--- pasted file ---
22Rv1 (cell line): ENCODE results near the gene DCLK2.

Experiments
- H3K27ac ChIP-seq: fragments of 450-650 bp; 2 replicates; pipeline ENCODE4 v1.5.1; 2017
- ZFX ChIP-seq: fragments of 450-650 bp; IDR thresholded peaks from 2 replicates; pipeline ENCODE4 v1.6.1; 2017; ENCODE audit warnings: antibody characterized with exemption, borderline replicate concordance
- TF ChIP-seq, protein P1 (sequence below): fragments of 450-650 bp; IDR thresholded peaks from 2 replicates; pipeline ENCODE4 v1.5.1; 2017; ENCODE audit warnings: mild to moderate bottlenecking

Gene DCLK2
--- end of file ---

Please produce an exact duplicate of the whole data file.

22Rv1 (cell line): ENCODE results near the gene DCLK2.

Experiments
- H3K27ac ChIP-seq: fragments of 450-650 bp; 2 replicates; pipeline ENCODE4 v1.5.1; 2017
- ZFX ChIP-seq: fragments of 450-650 bp; IDR thresholded peaks from 2 replicates; pipeline ENCODE4 v1.6.1; 2017; ENCODE audit warnings: antibody characterized with exemption, borderline replicate concordance
- TF ChIP-seq, protein P1 (sequence below): fragments of 450-650 bp; IDR thresholded peaks from 2 replicates; pipeline ENCODE4 v1.5.1; 2017; ENCODE audit warnings: mild to moderate bottlenecking

Gene DCLK2